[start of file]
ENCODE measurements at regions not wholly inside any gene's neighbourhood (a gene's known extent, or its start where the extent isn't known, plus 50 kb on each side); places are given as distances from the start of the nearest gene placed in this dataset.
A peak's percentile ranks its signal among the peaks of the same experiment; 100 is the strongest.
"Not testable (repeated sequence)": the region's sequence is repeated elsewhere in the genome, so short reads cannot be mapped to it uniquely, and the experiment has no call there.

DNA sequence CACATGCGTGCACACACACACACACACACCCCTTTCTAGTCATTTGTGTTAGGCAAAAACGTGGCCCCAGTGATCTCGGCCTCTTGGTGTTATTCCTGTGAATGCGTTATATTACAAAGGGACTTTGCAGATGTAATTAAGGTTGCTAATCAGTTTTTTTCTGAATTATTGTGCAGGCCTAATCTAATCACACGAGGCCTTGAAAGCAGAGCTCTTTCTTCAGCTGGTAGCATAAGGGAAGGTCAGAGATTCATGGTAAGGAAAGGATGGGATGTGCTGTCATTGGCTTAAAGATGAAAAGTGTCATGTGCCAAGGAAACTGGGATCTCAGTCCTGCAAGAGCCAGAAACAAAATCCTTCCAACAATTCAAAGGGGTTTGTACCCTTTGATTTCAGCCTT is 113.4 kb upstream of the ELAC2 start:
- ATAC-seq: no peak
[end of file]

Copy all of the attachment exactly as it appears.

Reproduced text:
ENCODE measurements at regions not wholly inside any gene's neighbourhood (a gene's known extent, or its start where the extent isn't known, plus 50 kb on each side); places are given as distances from the start of the nearest gene placed in this dataset.
A peak's percentile ranks its signal among the peaks of the same experiment; 100 is the strongest.
"Not testable (repeated sequence)": the region's sequence is repeated elsewhere in the genome, so short reads cannot be mapped to it uniquely, and the experiment has no call there.

DNA sequence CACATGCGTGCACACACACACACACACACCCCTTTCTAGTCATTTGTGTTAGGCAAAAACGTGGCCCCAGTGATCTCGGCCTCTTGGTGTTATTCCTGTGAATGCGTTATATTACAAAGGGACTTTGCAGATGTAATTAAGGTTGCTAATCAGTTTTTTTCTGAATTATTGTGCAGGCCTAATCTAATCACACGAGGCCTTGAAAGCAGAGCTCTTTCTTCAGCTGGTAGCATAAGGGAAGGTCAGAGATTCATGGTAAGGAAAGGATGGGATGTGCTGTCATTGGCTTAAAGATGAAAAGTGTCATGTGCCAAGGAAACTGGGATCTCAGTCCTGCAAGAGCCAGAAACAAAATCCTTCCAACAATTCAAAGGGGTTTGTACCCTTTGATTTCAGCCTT is 113.4 kb upstream of the ELAC2 start:
- ATAC-seq: no peak